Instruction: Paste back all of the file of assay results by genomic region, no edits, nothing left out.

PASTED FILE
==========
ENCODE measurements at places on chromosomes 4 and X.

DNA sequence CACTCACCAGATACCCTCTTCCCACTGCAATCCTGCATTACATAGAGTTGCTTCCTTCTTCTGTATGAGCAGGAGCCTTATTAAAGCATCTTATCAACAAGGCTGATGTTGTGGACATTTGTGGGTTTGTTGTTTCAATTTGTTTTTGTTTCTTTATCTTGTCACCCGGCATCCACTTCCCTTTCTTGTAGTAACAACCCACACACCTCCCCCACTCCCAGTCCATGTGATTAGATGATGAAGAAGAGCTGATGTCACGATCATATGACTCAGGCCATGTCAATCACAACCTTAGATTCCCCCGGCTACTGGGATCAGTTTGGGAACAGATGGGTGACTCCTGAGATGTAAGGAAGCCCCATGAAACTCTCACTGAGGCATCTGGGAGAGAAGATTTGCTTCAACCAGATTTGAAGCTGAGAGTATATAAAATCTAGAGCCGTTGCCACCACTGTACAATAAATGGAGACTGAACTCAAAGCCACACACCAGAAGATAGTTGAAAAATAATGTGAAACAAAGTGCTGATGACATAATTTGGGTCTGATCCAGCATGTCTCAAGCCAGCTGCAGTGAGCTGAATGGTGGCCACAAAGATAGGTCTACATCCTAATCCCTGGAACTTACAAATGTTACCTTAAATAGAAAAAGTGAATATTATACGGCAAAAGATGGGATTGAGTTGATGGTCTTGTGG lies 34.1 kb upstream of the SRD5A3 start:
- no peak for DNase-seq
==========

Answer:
ENCODE measurements at places on chromosomes 4 and X.

DNA sequence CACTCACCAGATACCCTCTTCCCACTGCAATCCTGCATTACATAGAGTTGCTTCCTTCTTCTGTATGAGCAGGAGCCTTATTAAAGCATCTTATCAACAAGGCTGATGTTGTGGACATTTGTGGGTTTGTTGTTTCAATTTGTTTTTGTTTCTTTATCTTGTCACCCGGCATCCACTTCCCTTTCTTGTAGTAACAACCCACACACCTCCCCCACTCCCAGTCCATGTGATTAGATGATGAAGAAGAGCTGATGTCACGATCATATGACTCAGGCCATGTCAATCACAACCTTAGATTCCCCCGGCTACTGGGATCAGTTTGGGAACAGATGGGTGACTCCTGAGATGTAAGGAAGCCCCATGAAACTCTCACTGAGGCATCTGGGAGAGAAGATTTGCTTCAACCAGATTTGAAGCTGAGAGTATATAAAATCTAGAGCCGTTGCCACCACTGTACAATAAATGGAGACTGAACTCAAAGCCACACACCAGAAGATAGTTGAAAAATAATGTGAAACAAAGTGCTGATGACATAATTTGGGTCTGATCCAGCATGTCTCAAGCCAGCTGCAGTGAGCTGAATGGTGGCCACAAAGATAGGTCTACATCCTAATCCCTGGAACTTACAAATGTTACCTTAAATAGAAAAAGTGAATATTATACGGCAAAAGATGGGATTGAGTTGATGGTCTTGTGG lies 34.1 kb upstream of the SRD5A3 start:
- no peak for DNase-seq